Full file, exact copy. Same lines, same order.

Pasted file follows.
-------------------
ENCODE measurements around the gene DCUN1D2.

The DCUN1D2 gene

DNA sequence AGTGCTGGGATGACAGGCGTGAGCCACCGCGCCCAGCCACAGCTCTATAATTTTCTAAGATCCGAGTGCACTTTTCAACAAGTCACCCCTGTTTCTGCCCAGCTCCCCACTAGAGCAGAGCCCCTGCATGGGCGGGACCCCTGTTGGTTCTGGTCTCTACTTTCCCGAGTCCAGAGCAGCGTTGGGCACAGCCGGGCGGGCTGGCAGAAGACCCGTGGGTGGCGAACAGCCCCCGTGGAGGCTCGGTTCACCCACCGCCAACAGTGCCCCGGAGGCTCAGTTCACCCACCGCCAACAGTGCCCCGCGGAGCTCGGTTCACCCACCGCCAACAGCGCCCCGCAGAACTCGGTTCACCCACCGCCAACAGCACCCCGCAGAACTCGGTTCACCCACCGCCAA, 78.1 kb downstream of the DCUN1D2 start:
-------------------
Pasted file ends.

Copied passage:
ENCODE measurements around the gene DCUN1D2.

The DCUN1D2 gene

DNA sequence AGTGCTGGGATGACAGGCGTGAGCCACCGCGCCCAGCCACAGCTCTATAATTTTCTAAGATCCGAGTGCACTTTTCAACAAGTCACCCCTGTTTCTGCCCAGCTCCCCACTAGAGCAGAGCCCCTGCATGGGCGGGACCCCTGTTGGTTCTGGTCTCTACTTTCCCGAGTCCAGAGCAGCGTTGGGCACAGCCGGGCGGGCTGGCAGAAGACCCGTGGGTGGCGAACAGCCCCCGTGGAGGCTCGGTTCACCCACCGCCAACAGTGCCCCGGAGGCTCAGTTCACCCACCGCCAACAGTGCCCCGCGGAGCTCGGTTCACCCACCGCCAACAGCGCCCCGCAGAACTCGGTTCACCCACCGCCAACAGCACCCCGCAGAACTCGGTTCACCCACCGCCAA, 78.1 kb downstream of the DCUN1D2 start: